Tony Kinsella: Debt-free Haiti can banish spectre of slavery





[Tony Kinsella is a columnist at the Irish Times.]

Although we regularly witness history in the making, the process is often far from evident. Sometimes it’s hesitant, as in last week’s reluctant shuffle of Europe’s leaders towards a unified response to Greece’s financial crisis. Sometimes it’s illegible, as in deciphering the impact of Viktor Yanukovich’s victory in the Ukrainian presidential elections.

And sometimes, very occasionally, the making of history is crystal clear. Twenty years ago many of us watched such a moment when a providential leader emerged from the half-light of 27 years in prison. Which of us was not moved, awed, even a little ennobled as Nelson Mandela strode into the light of freedom?

The handful of diehard racists and myopic political neanderthals (Dick Cheney opposed Mandela’s release) were irrelevant. Justice was served, democracy strengthened, and the flame of hope in humanity’s essential decency rekindled. Something good had happened, and we felt the better for it.

Manifestations of organised inhumanity conversely diminish us all, externally and internally. Externally because we wonder how the German Nazi state could have slaughtered millions of humans simply because they were Jews, gypsies, homosexuals or opponents. Internally when we ask how could those priests, brothers and nuns who professed such ardent Christianity have tortured and abused so many tens of thousands of children on our island for so many decades.

If this external interrogation is cathartic, our internal questioning is as problematic as it is necessary. What of our not very good Jewish jokes? Or the collective aversion of our gazes from Ireland’s reformatories and industrial schools? Do tiny tendrils of white superiority tenaciously persist in our subconscious depths?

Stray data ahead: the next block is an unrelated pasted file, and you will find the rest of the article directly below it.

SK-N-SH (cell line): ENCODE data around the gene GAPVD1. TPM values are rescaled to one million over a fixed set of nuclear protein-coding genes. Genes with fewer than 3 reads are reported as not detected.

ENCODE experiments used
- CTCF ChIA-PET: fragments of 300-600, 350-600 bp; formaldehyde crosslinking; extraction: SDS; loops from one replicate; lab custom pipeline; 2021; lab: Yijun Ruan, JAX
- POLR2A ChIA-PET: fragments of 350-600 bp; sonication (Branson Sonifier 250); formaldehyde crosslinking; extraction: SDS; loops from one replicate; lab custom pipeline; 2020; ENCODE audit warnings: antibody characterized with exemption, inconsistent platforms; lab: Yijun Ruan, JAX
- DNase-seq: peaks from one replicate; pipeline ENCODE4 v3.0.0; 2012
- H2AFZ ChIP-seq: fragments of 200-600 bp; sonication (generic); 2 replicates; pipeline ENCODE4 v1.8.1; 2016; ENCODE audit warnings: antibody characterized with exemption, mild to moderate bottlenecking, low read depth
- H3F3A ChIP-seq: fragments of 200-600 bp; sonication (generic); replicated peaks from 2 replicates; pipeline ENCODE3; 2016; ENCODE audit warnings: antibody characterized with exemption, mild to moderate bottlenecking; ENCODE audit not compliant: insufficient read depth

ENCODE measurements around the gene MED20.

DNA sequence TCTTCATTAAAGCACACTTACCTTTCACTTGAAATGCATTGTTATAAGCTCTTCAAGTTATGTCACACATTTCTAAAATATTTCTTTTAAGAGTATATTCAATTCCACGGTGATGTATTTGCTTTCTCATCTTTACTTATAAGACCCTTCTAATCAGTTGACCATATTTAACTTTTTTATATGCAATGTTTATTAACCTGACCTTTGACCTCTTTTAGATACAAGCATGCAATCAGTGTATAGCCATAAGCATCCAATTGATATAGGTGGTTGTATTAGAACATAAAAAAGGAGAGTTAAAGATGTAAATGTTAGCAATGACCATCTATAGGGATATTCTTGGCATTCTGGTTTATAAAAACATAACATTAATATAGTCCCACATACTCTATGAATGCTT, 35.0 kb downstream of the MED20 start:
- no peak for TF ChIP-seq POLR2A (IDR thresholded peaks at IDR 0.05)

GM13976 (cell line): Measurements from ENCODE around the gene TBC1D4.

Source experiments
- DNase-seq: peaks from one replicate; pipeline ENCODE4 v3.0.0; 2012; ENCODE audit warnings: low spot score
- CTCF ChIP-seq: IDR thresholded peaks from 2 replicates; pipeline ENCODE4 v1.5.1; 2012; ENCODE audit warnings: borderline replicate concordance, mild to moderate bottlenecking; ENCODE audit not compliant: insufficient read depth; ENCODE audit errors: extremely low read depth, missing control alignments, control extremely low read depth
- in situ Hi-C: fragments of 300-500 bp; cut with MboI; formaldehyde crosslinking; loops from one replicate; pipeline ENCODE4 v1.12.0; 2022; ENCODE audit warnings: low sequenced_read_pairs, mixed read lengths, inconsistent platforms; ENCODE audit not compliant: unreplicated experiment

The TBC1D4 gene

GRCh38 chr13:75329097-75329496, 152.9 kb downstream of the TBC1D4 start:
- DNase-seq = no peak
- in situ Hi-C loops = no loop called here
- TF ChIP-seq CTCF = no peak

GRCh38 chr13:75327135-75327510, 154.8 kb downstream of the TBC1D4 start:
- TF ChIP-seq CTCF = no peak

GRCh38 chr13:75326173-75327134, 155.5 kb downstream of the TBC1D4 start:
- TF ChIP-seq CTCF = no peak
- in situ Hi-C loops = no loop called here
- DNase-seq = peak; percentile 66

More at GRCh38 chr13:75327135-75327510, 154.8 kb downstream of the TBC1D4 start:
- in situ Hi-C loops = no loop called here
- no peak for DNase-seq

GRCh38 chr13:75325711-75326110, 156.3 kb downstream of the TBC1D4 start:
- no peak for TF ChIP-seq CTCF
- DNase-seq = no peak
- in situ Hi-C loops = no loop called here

Three reactions emerge from such angst: reparation, determination and commemoration.

We want reparations for the victims. We are determined that such outrages will never be repeated. We also want to create a gripping memorial to remind us, and hopefully future generations, of just how capable we are of getting things horribly wrong.

These benevolent actions can sometimes tip over, with reparations for one injustice sowing the seeds of another. The Middle East reminds us, in the words of Roger Cohen in last Friday’s New York Times, that “past persecution of the Jews cannot be a license to subjugate another people”.

Every people has its own historic memories, often little known to outsiders. Few Serbs have ever heard of the Irish triumph at the Battle of Clontarf in 1014. Nor will many on our island be able to place Serbia’s 1389 defeat by the Ottomans on the Field of Blackbirds into any meaningful context.

The Holocaust has an understandably global profile. Perhaps because of its very scale, almost seven million slaughtered, and the systemic dehumanising of victims by their Nazi butchers. Its very stature in western civilisation can however sometimes cast other human barbarities into shadow. The prime candidate has to be the Atlantic slave trade.

Over more than three centuries something in the region of 12 million slaves were forcibly shipped, mainly from west Africa, to the Americas. Another eight million perished in resisting capture, or while awaiting transport.

Some 20 million Africans paid with their lives for much of the wealth of the British, French, Dutch, Spanish, and Portuguese empires. Africans slaves contributed enormously to the development of the USA and Brazil, until they abolished slavery in the latter half of the 19th century. A longer and a more pragmatic holocaust, but a holocaust nonetheless.

Every cataclysm has its moment of glory, its instant of affirmation which confers some dignity on survivors and their descendants. For our planet’s black population, Haiti offers such a moment...

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